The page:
Sunday, April 25, 2010

Another Lone Bird

Am reading Sigrid Undset's St. Catherine of Siena. Like to read bios of saints near their feast days. St. Catherine is coming up this Thursday, April 29.

She certainly was a lone and perhaps odd bird for her times, and would be for ours, as well. I like her. I love her, in fact.

I can assure you that suffering is not easy, as many of you well know. Sometimes we are called upon to do God's will which might seem quite unorthodox to many, and the spawn of gossip, slander, misjudging and wrongful opinions.

Sometimes Jesus plucks us out of situations for our own protection, and maybe more for the protection of others--to keep them from their wrong opinions and misjudgments of other people.

St. Catherine of Siena certainly had her fair share of all that and more, from her family, friends, and strangers. Sigred Undset's bio is particularly fascinating given the author's expertise on the Middle Age culture and society and gender.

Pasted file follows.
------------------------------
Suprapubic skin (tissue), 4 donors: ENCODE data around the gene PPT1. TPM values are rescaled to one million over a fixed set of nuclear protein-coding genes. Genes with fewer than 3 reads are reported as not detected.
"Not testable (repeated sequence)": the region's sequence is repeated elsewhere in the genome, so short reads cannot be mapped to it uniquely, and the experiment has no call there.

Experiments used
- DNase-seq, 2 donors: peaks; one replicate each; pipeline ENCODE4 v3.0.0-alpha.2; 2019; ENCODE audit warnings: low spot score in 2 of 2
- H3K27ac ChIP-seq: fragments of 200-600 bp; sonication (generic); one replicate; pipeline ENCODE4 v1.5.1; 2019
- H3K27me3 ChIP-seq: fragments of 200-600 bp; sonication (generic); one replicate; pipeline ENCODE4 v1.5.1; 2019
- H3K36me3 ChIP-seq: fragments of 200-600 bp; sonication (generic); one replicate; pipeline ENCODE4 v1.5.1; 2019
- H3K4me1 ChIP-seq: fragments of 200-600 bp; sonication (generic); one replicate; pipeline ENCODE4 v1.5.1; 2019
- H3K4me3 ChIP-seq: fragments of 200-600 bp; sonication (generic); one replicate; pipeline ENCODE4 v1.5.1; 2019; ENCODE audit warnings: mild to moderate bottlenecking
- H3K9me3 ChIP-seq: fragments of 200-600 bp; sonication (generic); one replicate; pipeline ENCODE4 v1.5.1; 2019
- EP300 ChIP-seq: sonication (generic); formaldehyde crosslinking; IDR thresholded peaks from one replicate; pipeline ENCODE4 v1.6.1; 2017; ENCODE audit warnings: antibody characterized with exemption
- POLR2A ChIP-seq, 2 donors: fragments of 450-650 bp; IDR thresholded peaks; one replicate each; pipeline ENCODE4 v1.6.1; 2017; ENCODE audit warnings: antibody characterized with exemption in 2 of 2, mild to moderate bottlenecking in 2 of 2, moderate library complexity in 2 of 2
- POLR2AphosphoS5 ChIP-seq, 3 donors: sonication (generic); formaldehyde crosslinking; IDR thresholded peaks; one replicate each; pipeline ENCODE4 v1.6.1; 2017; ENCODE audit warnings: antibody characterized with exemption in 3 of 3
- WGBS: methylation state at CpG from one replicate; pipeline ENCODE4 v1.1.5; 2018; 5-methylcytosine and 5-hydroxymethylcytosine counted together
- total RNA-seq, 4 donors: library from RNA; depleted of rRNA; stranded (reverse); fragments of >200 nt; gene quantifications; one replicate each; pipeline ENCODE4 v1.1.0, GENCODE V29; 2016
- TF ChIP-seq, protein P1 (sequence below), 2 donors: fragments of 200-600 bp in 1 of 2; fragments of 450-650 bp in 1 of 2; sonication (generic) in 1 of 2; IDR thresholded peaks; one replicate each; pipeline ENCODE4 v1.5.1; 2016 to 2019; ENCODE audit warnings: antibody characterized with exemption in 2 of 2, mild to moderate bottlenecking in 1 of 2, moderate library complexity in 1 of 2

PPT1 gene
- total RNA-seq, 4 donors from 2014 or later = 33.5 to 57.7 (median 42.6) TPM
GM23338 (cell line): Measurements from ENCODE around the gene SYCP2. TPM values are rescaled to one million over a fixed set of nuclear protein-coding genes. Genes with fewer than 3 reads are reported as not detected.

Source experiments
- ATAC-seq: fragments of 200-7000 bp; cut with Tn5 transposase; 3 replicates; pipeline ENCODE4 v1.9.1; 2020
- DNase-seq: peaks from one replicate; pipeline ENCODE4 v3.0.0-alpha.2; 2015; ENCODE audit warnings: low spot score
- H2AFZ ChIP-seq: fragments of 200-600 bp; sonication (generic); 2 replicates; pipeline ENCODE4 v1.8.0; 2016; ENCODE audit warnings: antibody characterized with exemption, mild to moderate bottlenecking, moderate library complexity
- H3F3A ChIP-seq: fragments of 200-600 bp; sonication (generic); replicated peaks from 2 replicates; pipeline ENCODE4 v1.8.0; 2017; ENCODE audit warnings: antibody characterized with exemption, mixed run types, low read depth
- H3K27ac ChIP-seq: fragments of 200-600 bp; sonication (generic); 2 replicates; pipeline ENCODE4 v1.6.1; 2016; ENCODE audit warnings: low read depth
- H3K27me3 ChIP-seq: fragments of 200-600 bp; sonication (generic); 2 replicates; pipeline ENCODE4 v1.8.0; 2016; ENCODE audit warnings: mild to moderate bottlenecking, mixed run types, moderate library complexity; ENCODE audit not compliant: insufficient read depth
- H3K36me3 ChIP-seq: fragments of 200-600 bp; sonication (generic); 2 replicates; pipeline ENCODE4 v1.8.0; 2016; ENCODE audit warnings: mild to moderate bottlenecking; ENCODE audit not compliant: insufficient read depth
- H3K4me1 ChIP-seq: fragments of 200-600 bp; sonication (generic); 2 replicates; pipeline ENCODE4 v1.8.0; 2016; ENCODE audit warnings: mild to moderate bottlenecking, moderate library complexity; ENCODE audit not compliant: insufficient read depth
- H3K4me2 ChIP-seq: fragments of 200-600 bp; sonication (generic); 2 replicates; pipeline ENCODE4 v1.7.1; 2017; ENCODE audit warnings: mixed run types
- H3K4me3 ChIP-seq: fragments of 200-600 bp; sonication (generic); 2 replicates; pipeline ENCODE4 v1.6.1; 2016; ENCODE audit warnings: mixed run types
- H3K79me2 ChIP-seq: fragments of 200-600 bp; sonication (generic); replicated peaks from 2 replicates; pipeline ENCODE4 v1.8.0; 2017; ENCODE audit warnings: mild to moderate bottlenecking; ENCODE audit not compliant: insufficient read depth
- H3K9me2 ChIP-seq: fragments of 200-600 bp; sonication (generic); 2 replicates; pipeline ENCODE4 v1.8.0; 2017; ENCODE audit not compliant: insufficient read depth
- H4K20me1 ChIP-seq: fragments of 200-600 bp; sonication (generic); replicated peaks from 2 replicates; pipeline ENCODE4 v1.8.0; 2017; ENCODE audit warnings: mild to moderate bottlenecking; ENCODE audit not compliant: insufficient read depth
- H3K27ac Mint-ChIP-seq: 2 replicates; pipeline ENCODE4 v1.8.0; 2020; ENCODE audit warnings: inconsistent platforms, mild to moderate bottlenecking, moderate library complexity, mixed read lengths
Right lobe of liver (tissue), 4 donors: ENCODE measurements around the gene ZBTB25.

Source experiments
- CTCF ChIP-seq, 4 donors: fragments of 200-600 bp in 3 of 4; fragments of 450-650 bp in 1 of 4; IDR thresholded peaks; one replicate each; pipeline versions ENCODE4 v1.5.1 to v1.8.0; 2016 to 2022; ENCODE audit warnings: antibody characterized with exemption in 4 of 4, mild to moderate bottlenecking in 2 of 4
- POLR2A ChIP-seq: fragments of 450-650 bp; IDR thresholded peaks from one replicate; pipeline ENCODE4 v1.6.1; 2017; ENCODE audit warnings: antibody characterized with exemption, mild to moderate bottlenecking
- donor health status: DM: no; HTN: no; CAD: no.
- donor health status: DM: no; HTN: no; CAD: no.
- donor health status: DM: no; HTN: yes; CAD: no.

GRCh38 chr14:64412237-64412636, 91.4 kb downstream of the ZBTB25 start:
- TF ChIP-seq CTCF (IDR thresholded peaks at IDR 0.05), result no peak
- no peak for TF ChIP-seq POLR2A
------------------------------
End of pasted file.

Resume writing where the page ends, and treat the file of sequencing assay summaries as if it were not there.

St. Catherine suffered tremendously as a victim soul. She also was called upon to speak up in her era to Church authorities, including, remarkably, to chastise the Pope. But a hunk of her life was lived in solitude within her own family home, treated much like a slave for a portion of her persecuted life.

Am still mulling over whether to post the web site address here and on the Catholic Hermit blog, partly to see if the young computer guru's block is successful to the ne'er-do-well blugs, but the desire for having that site be a deeper expression of the spiritual life supersedes finding out if young John's computer block works. Having freedom to write without misjudgment, wrongful opinions, and harassment approaches serenity.

But I do know how reactionary writing becomes a drag and ineffective. I just de-bookmarked a blog today, that I occasionally would read, due to it's being for the most part reactionary writing, as well as welcoming comments that are reactionary, judgmental, and filled with opinions that leave much to be desired.

Back to bed and to reading that which elevates. Thanks to Sigrid Undset and other fine writers! I honor them and am grateful, and someday hope to be a writer who elevates, which is more possible when writing from the heart, in prayer, and in private.


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